The U.S. boom in natural gas is giving the energy landscape south of the border the push it needs to make some big profits of its own.
It’s been 75 years since Mexico first nationalized its oil and gas sector, but little has been done in that time to make Mexico little more than a blip on the energy radar.
But the times, they are a-changin’.
With a changing of the guard and a declaration of new Mexican President Enrique Peña Nieto, along with his political allies, the proud nation is opening up to oil and gas exploration.
A natural gas compression station in Mexico’s Tamaulipas state is being offered by national utility CFE, with bids taking place as we speak.
The groups vying for the bid, according to BNamericas, includes Spain’s Enagás (MCE: ENG) in consortium with Servicios de Compresión SLM; a consortium of Mexican firms Servicios Integrales de Compresión and Taylor Servicios Técnicos; and U.S. firm Sempra’s (NYSE: SRE) local unit IEnova.
These proposals are under review and are scheduled to be awarded July 31.
Mexican Energy Production
Mexico has been an utter mess through the years. And I don’t need to remind you about all the headlines it’s been making more recently – none seem to be good. And its electricity generation is shoddy at best – there were 22 critical alerts last year that forced industrial users to reduce the use of natural gas, and it cost the country $1.5 billion.
That’s where Mexico stands right now. It couldn’t really get any worse, so things can only get better.
And you may not see it yet, but the U.S.-Mexico relationship grows stronger every day. We are neighbors, after all. A system of gas interconnections and pipelines are in progress to see Mexico unify with the U.S. as it turns away from costly oil-burning power plants.
A major natural gas line is under construction right now that runs from Arizona into the Sonora and Sinaloa states – regions that until now have suffered economically because of energy constraints.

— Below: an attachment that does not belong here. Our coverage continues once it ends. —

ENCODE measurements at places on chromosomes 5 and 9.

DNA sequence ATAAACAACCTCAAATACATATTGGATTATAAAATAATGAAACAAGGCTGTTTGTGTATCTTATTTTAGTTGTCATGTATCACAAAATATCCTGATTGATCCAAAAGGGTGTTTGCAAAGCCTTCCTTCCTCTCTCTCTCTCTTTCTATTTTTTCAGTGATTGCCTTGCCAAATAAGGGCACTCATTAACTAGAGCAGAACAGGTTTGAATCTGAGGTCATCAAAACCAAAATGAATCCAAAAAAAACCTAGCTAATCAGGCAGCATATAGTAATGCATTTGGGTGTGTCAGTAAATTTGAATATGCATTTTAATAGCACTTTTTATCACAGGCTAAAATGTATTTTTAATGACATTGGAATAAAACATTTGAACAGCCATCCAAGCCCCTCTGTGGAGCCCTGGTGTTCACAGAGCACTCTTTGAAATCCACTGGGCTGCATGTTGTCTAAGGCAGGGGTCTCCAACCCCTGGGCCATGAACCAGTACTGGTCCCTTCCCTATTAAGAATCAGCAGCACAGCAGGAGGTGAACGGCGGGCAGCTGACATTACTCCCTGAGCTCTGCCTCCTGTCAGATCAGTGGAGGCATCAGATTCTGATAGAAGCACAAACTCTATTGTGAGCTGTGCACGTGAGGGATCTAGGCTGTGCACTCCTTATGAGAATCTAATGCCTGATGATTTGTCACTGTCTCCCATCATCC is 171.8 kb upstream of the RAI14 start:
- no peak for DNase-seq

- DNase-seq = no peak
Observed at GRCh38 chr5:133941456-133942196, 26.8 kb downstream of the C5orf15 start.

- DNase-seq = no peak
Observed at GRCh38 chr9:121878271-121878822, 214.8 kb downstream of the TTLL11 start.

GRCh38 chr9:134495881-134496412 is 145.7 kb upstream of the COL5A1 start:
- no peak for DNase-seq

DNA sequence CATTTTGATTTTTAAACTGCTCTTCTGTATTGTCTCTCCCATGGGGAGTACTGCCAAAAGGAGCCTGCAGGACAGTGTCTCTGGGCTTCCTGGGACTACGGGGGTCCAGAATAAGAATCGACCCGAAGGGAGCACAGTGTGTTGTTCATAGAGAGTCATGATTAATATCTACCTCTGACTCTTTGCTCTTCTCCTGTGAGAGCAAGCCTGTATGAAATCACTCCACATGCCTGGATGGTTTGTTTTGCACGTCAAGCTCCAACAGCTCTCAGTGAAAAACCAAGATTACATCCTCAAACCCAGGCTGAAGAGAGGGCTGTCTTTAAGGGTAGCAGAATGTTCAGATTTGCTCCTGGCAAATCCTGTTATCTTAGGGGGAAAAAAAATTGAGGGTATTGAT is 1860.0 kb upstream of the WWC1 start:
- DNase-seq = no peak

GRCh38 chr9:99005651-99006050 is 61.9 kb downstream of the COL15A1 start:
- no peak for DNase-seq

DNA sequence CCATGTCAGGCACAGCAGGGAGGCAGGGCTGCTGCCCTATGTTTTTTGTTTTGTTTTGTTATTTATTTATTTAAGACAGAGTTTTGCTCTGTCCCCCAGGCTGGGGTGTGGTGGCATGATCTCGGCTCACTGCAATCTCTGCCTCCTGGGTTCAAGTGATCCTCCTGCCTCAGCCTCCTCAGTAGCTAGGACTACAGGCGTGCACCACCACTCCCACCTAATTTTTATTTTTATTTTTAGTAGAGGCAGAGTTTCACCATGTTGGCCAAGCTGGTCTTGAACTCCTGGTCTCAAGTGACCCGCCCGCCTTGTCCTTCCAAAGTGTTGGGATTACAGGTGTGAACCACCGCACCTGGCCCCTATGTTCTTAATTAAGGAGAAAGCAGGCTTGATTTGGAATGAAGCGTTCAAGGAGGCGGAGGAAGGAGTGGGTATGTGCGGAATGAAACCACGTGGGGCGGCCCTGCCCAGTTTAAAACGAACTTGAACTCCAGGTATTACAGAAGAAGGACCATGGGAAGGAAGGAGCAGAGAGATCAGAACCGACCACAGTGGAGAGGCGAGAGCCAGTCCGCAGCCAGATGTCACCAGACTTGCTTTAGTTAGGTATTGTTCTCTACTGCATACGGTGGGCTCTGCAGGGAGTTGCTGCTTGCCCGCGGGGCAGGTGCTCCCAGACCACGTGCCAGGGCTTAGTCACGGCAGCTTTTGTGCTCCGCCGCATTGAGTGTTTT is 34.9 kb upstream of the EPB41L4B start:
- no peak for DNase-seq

What Mexico needs now are investors who are willing to overlook the pitfalls of power generation in the country and recognize the growth and its full potential.
One such company is Sempra Energy (NYSE: SRE) out of San Diego, California, which seems to be going for all the marbles. The company has operations in Mexico, Peru, Chile and Argentina, and it is more than eager to lead the way into the new Mexican frontier.
For the past 15 years, since it first entered Mexico in the 90s, it’s seen the potential – licensing, developing, building, and operating pipelines. Now it’s poised to see its success reach the entirety of the country and make the bond with the U.S. even stronger.
It was instrumental in transmitting natural gas between Baja California and the U.S. network with its Costa Azul natural gas terminal – its largest project to date – under contract with clients like Royal Dutch Shell (NYSE: RDS-A) and Russian giant Gazprom (MM: GAZP). According to U-T San Diego, it has contracts that extend through 2028.
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Once hydraulic fracturing and horizontal drilling burst onto the scene, Costa Azul became a cornerstone to natural gas transport. It also delivers to Asian markets, where prices are much higher than in the U.S.
Sempra is the company heading the gas line project from Arizona with its Mexican unit, and to date Sempra has pumped $2.4 billion into energy assets in Mexico.
The Mexico unit, Infraestructura Energetica Nova, or Ienova (MEX: IENOVA), is a major player in Mexico’s rapid expansion of its natural gas transport network.
In March, it went public with its Mexican holdings on the Mexican stock exchange and was able to raise $600 million. Sempra retains an 81 percent interest in IEnova that is worth an estimated $3.7 billion.
IEnova is building a pipeline across Chiapas, Tabasco, and Veracruz that will ignite Mexico’s petrochemical industry.
Sempra and IEnova are positioned perfectly for any future bids in Mexico’s territory and will be able to hang with international competition, no problem. Their well-established footing already gives them the upper hand as big timers such as TransCanada (NYSE: TRP) and Kinder Morgan (NYSE: KMI) start to sniff around.
With Mexico at full throttle in exploration and development nowadays, IEnova is the early bird that gets the worm. It already has the resources and the infrastructure to get where it wants to go – north or south.
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